Alternative data sources
While the data may have disappeared from Google Analytics, there is some data still present within Google Webmaster Tools. While this data is no-where near as accurate as Google Analytics, it can help provide a guide as to what keywords visitors are searching for before landing on your website.
Google Webmaster Tools can certainly still provide content ideas and good estimates about what search queries customers searched for prior to seeing your website within the search engine results pages. It will be interesting to see how this reporting develops over time as Google may add in additional data here.
Understanding the whole user journey
Often businesses will simply look at the conversions and traffic levels from an individual website visit from different traffic sources. Honestly though, think back to when you booked your last holiday, did you – in a single session – go to a hotel booking website, find the exact hotel you wanted in the exact location and book there and then? No, I didn’t think so. The whole user journey takes time.
First you start of researching holiday destinations on various websites. Then you research holiday packages or different hotels available, again on different websites. You may then want to discuss the options with your partner or family another evening when you have the time. So you may then come back to the website again in a few days to actually purchase your holiday.
The way that Google Analytics tracks conversions and revenue levels by default is using ‘Last Click Attribution’ which in basic terms means that a user clicked through to your website, then purchased during that same visit. The example I have just outlined above though shows that this is often not how customer behave.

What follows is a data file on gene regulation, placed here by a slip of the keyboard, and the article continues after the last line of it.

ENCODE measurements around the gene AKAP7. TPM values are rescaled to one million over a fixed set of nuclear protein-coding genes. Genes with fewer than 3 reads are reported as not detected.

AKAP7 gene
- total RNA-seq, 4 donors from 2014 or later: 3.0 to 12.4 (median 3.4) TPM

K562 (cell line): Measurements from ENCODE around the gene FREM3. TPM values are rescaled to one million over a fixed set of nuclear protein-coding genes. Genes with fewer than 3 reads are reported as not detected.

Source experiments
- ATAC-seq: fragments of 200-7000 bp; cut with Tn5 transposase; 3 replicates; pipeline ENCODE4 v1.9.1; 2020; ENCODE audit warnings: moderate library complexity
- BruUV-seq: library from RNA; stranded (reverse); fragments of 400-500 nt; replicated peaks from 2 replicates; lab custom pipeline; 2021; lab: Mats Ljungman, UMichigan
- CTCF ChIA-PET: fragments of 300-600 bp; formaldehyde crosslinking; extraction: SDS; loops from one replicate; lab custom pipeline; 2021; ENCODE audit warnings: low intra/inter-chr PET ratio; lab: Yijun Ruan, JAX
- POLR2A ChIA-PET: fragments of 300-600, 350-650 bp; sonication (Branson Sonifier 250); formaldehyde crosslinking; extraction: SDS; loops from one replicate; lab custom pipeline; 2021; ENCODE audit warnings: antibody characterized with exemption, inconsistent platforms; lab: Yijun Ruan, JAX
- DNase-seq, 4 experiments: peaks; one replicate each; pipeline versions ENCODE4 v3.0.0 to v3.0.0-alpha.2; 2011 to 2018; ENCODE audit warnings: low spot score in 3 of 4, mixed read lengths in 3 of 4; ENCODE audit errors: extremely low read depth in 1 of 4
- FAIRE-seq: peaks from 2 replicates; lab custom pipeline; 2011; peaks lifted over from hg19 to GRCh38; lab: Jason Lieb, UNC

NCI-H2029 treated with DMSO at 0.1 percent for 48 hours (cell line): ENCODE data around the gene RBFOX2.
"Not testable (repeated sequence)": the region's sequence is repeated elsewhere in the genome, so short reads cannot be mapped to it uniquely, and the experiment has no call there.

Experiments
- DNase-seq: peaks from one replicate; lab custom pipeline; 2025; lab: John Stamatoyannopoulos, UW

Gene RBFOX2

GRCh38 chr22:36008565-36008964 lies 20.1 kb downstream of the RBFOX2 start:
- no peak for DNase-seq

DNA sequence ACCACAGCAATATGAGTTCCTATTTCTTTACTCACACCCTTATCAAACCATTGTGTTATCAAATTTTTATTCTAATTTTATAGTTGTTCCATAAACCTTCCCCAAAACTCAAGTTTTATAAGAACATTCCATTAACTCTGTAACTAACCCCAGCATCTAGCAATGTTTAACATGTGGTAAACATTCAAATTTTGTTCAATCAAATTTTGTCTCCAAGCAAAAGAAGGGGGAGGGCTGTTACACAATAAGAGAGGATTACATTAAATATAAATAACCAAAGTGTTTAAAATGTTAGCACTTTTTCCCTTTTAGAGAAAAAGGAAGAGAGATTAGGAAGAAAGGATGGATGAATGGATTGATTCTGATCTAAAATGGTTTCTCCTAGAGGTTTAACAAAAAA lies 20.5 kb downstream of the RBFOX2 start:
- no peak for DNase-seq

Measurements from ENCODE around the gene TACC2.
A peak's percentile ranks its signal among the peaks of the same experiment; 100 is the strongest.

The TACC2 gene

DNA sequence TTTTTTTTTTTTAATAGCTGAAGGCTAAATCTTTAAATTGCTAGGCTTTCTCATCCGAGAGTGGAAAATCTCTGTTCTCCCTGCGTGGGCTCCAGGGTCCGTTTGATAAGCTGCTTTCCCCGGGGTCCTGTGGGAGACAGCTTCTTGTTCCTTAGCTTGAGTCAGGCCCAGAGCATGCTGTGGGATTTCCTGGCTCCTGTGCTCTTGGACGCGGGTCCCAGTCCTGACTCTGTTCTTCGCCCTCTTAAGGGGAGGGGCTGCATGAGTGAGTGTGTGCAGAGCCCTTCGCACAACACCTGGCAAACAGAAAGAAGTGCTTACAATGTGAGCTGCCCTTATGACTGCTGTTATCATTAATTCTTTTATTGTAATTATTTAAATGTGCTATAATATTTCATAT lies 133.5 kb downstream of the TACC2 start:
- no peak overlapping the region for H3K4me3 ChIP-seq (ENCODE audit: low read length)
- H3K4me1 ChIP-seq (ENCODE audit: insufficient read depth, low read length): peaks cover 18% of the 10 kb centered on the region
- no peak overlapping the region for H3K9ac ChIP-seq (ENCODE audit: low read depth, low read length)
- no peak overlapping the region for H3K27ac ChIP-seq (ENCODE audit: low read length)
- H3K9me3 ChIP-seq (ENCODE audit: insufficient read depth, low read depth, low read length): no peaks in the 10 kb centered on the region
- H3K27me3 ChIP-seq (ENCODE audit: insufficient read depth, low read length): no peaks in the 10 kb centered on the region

Introducing ‘Assisted Conversions’. Assisted Conversions within Google Analytics report on what you would imagine, they show which traffic sources (organic, paid, referral, direct) are contributing towards new revenue. Below shows the number of conversions who first arrived at the website through organic search and later converted on a subsequent visit;
As you can see in the image above, customers often visit the website multiple times prior to converting, and from multiple traffic sources. This again needs to be a key focus to accurately reporting on results from Search Engine Optimisation work.
The assisted conversions data is extremely powerful and can really help you to place a more accurate return on investment figure towards your marketing spend on different channels.
Hopefully this helps you understand all about (not provided) and how this change needs to be adapted to so you can report accurately on results for your business. If you have any other questions about (not provided) then leave a comment.
Latest posts by Michael Cropper (see all)
- How to Loop Through a Map in Java Using JSTL on a JSP - August 12, 2018
- How to Increase the Maximum Connections on Apache Tomcat - June 16, 2018
- How to Make Apache HTTPD Service Start Automatically on Server Reboot and Startup - May 12, 2018